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newbie EQ mount question


Herishi
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If the title hasnt scared everybody off I have a question, it seems that part a in the pic below is able to move freely while the scope is stationary and also sometimes stays still when I am moving the scope about that axis.

The part marked b moves with the scope about that axis as I would expect.

Is this correct operation?

Also I think I maybe missing something buy I cant work out how the 2" adapter fits the scope, however I have nothing that uses the 2" adapter so I have plenty of time to sort this.

Thanks for all you help

Steve

post-23617-133877523443_thumb.jpg

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Having another look it seems that parts A and B both move independently to the axis they measure:icon_scratch:

Also if you see the pic below the "ring" part of the gauge doesnt seem to be fitted correctly!

Am I just being really stupid?

:)

post-23617-133877523486_thumb.jpg

Edited by Herishi
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Hi Steve, my scope mount is just the same so I assume its normal!

Thats the setting circle for RA, the screw above it is to lock it off.

Do you know how to use the setting circles, as once aligned you can look up the RA & Dec coordinates of any object (DSO for instance) & move the scope to the coordinates via the setting circles & voila you should see said object.

PS. I haven;t worked it out or tried thsi yet :)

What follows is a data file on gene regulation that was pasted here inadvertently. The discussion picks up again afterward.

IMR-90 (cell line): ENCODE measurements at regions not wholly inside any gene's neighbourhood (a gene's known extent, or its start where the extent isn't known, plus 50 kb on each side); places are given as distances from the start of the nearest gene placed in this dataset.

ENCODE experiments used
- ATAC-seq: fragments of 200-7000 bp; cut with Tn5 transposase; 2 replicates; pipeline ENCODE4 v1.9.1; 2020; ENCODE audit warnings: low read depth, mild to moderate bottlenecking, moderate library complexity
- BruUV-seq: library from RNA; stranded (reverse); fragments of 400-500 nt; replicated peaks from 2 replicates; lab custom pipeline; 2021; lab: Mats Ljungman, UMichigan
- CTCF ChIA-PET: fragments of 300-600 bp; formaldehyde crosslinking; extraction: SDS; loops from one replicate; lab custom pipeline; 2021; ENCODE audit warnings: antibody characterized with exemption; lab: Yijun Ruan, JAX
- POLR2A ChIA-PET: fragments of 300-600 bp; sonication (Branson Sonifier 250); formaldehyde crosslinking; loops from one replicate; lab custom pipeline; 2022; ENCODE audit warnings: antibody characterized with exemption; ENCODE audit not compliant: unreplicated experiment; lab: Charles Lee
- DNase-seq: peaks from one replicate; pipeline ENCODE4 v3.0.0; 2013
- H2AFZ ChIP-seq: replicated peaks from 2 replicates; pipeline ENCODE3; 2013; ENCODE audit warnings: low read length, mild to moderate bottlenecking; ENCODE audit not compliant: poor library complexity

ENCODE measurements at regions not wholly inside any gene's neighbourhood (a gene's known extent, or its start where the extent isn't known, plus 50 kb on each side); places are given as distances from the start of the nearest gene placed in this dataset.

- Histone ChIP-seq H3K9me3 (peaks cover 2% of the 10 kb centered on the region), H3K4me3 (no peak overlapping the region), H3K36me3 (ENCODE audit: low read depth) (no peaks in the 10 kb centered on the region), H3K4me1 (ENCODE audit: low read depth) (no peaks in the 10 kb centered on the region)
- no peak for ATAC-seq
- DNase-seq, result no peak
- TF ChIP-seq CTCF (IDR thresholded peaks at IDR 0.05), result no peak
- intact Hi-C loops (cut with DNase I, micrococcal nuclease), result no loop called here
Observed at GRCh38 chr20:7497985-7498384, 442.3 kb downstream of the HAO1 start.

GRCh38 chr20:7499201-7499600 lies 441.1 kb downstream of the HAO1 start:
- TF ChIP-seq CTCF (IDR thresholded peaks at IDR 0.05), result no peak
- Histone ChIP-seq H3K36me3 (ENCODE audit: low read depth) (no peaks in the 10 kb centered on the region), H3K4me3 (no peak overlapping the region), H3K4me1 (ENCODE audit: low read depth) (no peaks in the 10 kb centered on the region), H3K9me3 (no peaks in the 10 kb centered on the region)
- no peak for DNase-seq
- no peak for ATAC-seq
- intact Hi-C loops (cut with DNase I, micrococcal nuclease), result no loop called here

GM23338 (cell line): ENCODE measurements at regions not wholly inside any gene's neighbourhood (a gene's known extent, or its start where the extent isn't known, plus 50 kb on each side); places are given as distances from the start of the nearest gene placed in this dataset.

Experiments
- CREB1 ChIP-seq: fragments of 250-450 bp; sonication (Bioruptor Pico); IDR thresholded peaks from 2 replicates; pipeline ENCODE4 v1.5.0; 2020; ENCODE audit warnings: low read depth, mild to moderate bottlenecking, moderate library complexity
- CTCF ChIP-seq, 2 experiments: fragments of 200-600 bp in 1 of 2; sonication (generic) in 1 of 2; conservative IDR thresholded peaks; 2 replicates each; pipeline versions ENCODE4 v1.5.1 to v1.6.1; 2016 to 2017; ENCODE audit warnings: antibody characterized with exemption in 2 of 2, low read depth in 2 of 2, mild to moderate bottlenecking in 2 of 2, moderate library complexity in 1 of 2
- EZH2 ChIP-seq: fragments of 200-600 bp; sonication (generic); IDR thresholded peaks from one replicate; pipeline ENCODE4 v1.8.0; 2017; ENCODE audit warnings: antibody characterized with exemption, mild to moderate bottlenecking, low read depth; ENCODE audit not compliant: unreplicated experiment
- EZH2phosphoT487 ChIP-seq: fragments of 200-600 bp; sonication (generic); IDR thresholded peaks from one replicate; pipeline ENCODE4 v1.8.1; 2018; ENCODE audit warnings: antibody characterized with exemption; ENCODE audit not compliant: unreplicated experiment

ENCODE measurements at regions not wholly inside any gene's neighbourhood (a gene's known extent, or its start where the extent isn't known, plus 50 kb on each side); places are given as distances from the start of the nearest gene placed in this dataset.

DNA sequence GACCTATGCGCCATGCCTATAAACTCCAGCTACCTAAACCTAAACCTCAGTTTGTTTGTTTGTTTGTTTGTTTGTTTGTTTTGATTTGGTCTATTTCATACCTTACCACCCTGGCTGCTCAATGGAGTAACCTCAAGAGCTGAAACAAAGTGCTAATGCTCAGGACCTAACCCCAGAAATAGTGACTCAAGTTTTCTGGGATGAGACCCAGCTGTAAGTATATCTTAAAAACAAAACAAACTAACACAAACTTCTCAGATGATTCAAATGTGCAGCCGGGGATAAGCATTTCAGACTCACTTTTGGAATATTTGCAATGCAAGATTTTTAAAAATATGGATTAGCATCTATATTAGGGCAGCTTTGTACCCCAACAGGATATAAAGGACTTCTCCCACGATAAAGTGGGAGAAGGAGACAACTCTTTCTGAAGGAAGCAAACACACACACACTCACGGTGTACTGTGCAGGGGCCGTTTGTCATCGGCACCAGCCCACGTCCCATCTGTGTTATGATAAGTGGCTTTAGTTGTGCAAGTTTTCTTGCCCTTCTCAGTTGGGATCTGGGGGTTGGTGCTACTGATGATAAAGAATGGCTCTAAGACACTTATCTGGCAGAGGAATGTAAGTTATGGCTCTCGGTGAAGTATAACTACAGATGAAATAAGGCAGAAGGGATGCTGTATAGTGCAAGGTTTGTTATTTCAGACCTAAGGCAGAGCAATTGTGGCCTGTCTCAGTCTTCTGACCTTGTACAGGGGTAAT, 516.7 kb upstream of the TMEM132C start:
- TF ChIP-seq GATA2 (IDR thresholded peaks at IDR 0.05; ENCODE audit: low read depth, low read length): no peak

Chris

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Yes, A moves with the mount in RA unless the locking screw is tight. B always moves.

A millimeter gap is the same as I have.

You can forget about these rings if you Google some software called Polarfinder and use that. it makes polar alignment very easy.

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Thanks, I kinda understand how it all works but the "dials" for want of a better word are so loose and in consistent regardless or if the screw at the top's position that they could not be used for any kind of scientific measurement,

maybe they are for astrology????:)

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If your polar scope has been calibrated, then with A locked in place, you rotate the RA axis until the date (on :) lines up with the time (on A) assuming that you have A set to the zero position. Your polar scope should then show you where Polaris is relative to the pole on that date/time.

To use the setting circle, you need to find a known star to calibrate on and you need a set of coordinates for that star. With the scope focused on the star, you unlock A using the screw and dial in the coordinates on the RA axis. Leaving A unlocked you swing the scope until the coordinates shown then match those of your chosen object, and you should be somewhere in the right ball park. I don't find them hugely accurate. The dials are a bit loose, the graduations are not fine enough and it also depends on how accurate your polar alignment is. I learned how to use the circles, and they can be helpful if you are star hopping across a tricky bit of sky, just to get you in the right area, but I probably haven't used them in 2 years.

Rachel

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I agree, I find that the scale is so hard to align accurately with the reference marks that I have never trusted it.

As I say, I use Polarfinder. It shows you on the computer screen a picture of what you should see through the polarfinder. Then just make reality match the picture.

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Cheers guys

I feel better now I realise people hardly use these, I dont have a polar scope yet but plan on getting one soon, well as soon as my credit card has cooled down from buying the scope :-)

Steve

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